6) Which plants are antelope resistant?

Finding antelope resistant plants is a challenge because they tend to eat anything that is healthy and green. For the most part, however, they generally dislike the same plants that avoid deer, including thorny, thorny or thorny ones; and those with a strong smell. Potential antelope-resistant plants can include honeysuckle, Russian olives, juniper, abelia, forsythia, Oregon grapes, lavender, mint, sage, barberry, holly, zinnias, lamb ears, allium or French marigolds. They instinctively avoid toxic plants, such as heart bleeding, daffodils, oriental poppies or foxgloves. Antelope tends to pass through almost all ornamental herbs.

7) What to do about deer eating tree leaves?

Preventing deer from eating tree leaves is almost impossible unless you can build a fence that is at least 8 feet (2.5 m) tall. However, movement-activated sprinklers that detonate deer with a harmless but powerful burst of water work well enough. You can also try commercial or homemade deer repellents or intense-smelling substances like garlic, urine, human hair, or intense-smelling soap. Do not use mothballs, which contain toxins that penetrate the ground and groundwater. Some people recommend the decomposition of fish heads, but this is not recommended if you have a dog, since bones can be deposited in the dog’s throat.

8) How do you stop deer from eating vegetables?

A tall fence is in order if you are determined to prevent deer from eating your vegetables. You can also install black mesh deer nets attached to metal stakes or wooden poles. Any fence must be at least 2.5 meters (8 feet) high or even taller. A motion activated sprayer is a relatively expensive way to discourage deer if your garden isn’t too large. An electric fence is an alternative if you don’t have children or pets. Deer repellents can work if you’re persistent, but you may have to change from time to time when the deer gets used to them.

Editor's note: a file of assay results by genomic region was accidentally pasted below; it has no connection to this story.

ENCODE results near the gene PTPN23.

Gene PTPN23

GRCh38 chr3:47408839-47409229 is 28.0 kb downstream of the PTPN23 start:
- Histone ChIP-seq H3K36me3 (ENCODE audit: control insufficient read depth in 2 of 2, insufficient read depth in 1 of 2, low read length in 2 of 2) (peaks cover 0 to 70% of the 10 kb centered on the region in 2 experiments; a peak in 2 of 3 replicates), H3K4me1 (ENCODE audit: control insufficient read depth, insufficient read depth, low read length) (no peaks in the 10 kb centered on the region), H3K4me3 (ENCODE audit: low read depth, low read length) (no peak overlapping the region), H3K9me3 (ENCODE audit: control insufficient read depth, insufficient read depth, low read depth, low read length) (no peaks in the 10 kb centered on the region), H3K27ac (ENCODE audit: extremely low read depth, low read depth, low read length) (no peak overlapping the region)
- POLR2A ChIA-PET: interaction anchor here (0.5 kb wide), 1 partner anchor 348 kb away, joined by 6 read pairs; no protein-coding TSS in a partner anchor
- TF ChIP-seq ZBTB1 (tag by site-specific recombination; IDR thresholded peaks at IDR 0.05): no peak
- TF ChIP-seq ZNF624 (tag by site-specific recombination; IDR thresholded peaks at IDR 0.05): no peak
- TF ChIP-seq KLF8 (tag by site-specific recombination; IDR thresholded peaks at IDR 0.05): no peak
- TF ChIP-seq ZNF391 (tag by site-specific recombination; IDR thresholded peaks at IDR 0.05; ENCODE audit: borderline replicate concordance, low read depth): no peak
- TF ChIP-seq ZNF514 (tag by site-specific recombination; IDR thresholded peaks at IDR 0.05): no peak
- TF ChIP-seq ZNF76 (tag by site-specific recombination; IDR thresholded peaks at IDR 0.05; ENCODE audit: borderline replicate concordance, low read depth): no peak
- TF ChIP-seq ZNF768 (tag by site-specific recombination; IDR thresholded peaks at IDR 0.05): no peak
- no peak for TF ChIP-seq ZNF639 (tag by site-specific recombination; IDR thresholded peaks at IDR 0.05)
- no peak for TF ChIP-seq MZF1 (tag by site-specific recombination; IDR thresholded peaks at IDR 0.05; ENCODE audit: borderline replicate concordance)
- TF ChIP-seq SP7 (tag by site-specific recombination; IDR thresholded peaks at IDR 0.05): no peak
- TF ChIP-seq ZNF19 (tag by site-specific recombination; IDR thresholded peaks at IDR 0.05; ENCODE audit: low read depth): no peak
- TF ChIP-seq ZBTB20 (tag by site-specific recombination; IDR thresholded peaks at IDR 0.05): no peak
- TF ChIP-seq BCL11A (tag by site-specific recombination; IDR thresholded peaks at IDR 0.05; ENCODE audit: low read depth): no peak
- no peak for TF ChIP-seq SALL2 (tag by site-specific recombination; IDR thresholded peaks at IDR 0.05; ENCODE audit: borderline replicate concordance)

9) How do you protect trees from deer?

Deer love to scrape and rub their horns against the bark of trees and can do considerable damage. The only way to protect trees is to create a barrier that keeps the deer out of reach. For example, loosely wrap the trees with chicken wire or install a mesh or plastic deer guard. The canvas generally discourages deer from small trees and shrubs and will also offer protection from sunburn during the winter. Fences and other barriers are more likely to be effective if they are at least 6 feet (2 m.) Tall.

10) How to use fencing to keep deer out?

A sturdy fence at least 8 feet (2.5 m) tall is the only surefire way to keep deer out of your garden. If you don’t want a high fence, you can install two fences 4 to 5 feet (1 m.) Approximately 5 feet away (1 m.). Deer can jump high, but they are not good at jumping high and wide. Another variant is to install a shorter, slanted fence, perhaps 6 feet (2 m) tall with a 45 degree tilt. Solid fences that deer can’t see are the most effective. The black mesh fence is inexpensive but may not be sturdy enough for a large population of deer.

We all have questions from time to time, whether longtime gardeners or those who have just started. So if you have a question about gardening, you get an answer about gardening. We are always here to help you.